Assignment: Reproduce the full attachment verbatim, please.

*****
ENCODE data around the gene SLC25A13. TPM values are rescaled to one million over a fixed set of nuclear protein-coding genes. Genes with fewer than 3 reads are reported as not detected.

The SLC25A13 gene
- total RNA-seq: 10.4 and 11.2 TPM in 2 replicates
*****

ENCODE data around the gene SLC25A13. TPM values are rescaled to one million over a fixed set of nuclear protein-coding genes. Genes with fewer than 3 reads are reported as not detected.

The SLC25A13 gene
- total RNA-seq: 10.4 and 11.2 TPM in 2 replicates